By GREGORY ZELLER //
With a little help from Riverhead-based sustainable-housing expert Hunter Shelters and Selden-based business-development services provider Dynamic Supplier Alignment, the educational cooperative of 51 Long Island school districts recently wrapped the first semester of an Adult Education Carpentry Program designed specifically to teach participants about Tiny Houses.
The program curriculum was written by the regional BOCES with input from its corporate partners. And that led to “amazing results,” according to Ron Tabbitas, president of Dynamic Supplier Alignment, which earlier this year signed an exclusive 20-year distribution deal with Hunter Shelters, a 2010 spinoff of Riverhead roofing and insulation stalwart J.P. Hunter Co.
In March, Tabbitas told Innovate LI that the Tiny House curriculum would teach BOCES students “how to manufacture it, how to market it and how to install it.” With the first semester in the books, Barbara Egloff, ESBOCES’ divisional administrator for career, technical and adult education, said the curriculum didn’t disappoint.
“We met with [DSA and Hunter Shelters] several times throughout the year to make sure the curriculum was aligned with industry needs and with emerging trends coming out on regional and national levels,” Egloff said Monday. “We want to make sure we are providing the education and hands-on learning opportunities that will enable our students to be more competitive as they seek a career.”
While that’s a universal truth for the statewide Board of Cooperative Educational Services and its adult continuing-education courses in particular, it’s the very foundation of Eastern Suffolk’s Tiny House class.
The course included the construction of a Hunter Shelters dwelling at ESBOCES’ Bixhorn Technical Center in Bellport and guest lectures by Hunter Shelters President Jack Hunter, who discussed the history of the Tiny House movement.
Hunter Shelters made its name providing emergency housing after the devastating Haiti earthquake of 2010, and later provided temporary housing to Long Island victims of 2012’s Hurricane Sandy. Tweaked designs with built-in solar-power generators are now being evaluated for use as temporary medical clinics in West Africa, while non-emergency Tiny House projects – wherein cost-efficiency and smaller carbon footprints set the tone in one-, two- and three-bedroom units – present another promising vertical.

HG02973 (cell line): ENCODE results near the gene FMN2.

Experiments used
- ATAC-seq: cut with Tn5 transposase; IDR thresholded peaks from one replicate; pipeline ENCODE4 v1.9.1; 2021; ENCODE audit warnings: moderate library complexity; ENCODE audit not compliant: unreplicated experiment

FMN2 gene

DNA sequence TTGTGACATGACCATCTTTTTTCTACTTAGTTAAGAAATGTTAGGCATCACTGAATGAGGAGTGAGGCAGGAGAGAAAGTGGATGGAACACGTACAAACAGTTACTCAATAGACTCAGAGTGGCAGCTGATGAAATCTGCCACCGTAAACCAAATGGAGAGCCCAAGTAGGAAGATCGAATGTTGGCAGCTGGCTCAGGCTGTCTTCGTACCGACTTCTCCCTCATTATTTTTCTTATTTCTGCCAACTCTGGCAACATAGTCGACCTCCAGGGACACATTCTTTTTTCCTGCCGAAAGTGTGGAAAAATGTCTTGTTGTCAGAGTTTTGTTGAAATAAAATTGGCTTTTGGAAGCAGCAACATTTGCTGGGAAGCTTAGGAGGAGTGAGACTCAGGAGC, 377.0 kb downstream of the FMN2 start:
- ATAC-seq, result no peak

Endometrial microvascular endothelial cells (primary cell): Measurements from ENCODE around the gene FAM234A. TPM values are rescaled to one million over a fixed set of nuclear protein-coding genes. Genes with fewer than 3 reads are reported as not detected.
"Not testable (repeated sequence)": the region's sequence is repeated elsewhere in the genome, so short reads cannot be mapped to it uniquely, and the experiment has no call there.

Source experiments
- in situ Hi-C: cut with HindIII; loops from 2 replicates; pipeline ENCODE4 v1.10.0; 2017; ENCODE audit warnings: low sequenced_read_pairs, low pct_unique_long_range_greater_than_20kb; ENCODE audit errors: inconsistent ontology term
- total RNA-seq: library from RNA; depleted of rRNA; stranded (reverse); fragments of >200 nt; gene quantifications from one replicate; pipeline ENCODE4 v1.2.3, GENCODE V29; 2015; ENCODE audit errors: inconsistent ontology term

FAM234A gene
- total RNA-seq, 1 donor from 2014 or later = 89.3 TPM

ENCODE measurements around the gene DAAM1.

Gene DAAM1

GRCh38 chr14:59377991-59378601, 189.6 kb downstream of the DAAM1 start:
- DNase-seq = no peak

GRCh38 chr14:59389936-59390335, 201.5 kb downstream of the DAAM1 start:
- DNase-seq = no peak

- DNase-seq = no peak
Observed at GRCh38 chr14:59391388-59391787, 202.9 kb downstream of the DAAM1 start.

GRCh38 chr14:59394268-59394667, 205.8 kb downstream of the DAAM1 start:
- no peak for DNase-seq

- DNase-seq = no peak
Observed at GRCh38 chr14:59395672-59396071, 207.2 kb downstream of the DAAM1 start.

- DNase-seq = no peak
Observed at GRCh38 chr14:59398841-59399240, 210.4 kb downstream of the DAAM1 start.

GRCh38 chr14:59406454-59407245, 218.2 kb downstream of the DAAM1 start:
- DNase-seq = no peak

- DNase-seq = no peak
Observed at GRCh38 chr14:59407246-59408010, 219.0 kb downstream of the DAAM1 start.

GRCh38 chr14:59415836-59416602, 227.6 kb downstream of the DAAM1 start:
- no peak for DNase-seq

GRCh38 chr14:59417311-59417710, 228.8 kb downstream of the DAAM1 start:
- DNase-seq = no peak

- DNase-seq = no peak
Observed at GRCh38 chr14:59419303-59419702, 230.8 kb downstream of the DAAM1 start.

Both the history and that burgeoning future were included in the Spring 2017 Adult Education Carpentry Program. And while the first class absolutely did prepare 17 students to work specifically with Hunter Shelter products, it also schooled them on the technology behind an emerging – in same spots, thriving – market sector, according to Egloff.
“Throughout the entire process, we were virtually sitting at the table with [DSA and Hunter Shelters] making sure we addressed regional and industry needs,” she said. “We also utilized student feedback to make sure we were including areas of interest to them.
“When it comes to emerging trends, we have all-stakeholder involvement in the process.”
Based on that student feedback, Egloff rated the first Tiny House class successful enough for a sequel, coming this fall. The next installment will both continue the adventure for returning Carpentry Program learners and welcome new ones into the fold.
“Students who did not have the opportunity to enroll in the spring can enroll in the fall class, and the students who were in the spring class will already have a springboard into additional emerging trends: how we can utilize the Tiny House as a means of emergency housing, temporary housing and housing more similar to what we see on HGTV,” Egloff said.
“They will all learn together,” she added. “But the ones who were in the class in the spring will take on different roles when it comes to the hands-on components.”
While the education/industry collaboration figures to remain self-funded through at least the start of the fall semester, ESBOCES is “actively seeking additional funding so we can truly bring the course where it needs to be,” according to the divisional administrator, who said “startup funding” of around $250,000 “would be a nice springboard for us.”
“Especially when it comes to new technologies,” Egloff noted. “We want to have all of the new technologies available for our students to develop hands-on experience right on site.”
The funding search involves a lot of time researching NYSERDA grant programs and visiting “different grant websites to see what might be coming available,” she added. Depending how the second semester goes, the program may soon expand to include additional corporate interests with access to other funding streams.
“Sometimes people want to see a pilot program start up before they show any interest in it,” Egloff said. “I believe there is economic interest in this out there. It’s just a matter of coming together.”